JO BECKER and RON NIXON
The federal government has awarded more than $107 billion in contract payments, grants and other benefits over the past decade to foreign and multinational American companies while they were doing business inIran, despite Washington’s efforts to discourage investment there, records show.
That includes nearly $15 billion paid to companies that defied American sanctions law by making large investments that helped Iran develop its vast oiland gas reserves.
For years, the United States has been pressing other nations to join its efforts to squeeze the Iranian economy, in hopes of reining in Tehran’s nuclear ambitions. Now, with the nuclear standoff hardening and Iran rebuffing American diplomatic outreach, the Obama administration is trying to win a tough new round of United Nations sanctions.
But a New York Times analysis of federal records, company reports and other documents shows that both the Obama and Bush administrations have sent mixed messages to the corporate world when it comes to doing business in Iran, rewarding companies whose commercial interests conflict with American security goals.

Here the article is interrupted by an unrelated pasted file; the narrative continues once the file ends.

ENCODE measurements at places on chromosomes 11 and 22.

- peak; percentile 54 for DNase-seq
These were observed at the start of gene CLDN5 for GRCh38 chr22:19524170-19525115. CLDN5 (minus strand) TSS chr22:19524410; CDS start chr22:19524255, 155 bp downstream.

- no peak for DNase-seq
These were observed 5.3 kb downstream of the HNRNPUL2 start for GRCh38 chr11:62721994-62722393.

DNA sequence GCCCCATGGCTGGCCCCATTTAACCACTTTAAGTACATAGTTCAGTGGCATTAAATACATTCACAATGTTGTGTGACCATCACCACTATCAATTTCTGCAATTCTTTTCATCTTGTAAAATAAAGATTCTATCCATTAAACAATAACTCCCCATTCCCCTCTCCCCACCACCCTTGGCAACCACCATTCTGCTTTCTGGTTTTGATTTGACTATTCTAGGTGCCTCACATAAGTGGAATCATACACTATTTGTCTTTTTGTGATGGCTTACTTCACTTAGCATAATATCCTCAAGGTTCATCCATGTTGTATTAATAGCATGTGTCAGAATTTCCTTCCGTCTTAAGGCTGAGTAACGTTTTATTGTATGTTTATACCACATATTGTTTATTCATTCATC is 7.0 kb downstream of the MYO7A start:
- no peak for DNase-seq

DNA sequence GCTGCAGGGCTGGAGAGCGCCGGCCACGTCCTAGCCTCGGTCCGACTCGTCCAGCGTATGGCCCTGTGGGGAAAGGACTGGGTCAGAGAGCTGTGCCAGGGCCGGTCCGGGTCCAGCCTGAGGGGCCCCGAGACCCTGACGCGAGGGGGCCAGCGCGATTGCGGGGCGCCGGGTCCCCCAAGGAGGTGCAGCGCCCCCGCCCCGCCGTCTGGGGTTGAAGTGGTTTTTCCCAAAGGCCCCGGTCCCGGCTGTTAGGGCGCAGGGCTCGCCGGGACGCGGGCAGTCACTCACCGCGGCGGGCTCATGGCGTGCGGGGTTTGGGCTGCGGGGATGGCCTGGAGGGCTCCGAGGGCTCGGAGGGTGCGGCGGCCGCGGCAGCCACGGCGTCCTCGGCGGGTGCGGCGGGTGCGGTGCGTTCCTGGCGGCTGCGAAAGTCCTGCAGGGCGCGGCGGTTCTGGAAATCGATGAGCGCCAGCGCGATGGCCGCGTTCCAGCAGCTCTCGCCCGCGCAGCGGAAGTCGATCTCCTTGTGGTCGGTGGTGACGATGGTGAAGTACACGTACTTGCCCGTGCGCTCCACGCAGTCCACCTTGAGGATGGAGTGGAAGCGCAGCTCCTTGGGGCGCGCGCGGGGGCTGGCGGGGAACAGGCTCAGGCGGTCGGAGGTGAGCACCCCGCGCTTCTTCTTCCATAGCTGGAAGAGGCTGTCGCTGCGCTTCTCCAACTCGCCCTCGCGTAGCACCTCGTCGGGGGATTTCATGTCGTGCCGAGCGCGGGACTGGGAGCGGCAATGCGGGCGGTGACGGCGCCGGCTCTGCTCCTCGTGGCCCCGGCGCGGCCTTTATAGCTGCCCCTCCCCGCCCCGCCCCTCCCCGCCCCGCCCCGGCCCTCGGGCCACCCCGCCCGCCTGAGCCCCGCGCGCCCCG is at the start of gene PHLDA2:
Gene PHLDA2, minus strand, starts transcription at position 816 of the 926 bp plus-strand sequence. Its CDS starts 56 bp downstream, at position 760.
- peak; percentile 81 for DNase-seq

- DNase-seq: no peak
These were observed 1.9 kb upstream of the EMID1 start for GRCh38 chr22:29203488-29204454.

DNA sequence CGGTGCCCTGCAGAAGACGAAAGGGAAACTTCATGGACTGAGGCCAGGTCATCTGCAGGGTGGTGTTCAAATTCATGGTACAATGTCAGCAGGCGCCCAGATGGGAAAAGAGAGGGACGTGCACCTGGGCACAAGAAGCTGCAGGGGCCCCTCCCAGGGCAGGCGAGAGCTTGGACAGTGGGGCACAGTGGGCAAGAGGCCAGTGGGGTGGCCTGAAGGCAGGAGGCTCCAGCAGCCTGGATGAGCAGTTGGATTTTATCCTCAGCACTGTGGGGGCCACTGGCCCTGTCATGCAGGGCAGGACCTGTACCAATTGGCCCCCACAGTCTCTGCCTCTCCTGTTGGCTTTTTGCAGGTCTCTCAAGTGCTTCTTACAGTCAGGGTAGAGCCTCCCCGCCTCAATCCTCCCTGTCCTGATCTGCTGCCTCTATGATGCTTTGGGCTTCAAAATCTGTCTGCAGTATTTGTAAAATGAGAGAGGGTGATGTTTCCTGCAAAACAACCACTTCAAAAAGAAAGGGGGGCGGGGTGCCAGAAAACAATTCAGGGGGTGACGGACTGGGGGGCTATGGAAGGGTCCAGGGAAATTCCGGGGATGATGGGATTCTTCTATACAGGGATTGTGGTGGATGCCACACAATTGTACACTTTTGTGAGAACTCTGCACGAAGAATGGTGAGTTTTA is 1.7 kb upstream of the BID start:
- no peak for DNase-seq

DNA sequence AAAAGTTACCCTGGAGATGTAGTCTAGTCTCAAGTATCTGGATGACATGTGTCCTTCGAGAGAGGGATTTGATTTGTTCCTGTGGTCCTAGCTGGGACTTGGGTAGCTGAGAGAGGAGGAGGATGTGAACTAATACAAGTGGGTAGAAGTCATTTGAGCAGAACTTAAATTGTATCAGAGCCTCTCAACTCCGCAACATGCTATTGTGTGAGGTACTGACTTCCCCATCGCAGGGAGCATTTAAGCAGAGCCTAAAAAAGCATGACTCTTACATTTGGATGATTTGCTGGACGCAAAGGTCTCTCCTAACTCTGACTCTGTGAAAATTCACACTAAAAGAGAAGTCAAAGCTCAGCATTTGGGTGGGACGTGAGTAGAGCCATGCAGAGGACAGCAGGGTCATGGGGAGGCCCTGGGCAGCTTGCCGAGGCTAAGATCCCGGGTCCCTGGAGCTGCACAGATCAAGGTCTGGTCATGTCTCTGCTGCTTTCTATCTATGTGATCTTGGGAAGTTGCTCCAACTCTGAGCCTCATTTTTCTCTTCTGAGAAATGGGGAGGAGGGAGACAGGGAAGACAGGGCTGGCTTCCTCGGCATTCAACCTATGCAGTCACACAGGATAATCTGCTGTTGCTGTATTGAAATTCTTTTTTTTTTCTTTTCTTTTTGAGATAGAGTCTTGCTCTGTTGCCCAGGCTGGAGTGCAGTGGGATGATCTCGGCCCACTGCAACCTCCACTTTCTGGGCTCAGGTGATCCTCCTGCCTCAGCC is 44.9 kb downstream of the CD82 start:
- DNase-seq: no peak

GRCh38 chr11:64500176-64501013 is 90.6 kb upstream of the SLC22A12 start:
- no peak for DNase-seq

Many of those companies are enmeshed in the most vital elements of Iran’s economy. More than two-thirds of the government money went to companies doing business in Iran’s energy industry — a huge source of revenue for the Iranian government and a stronghold of the increasingly powerful Islamic Revolutionary Guards Corps, a primary focus of the Obama administration’s proposed sanctions because it oversees Iran’s nuclear and missile programs.
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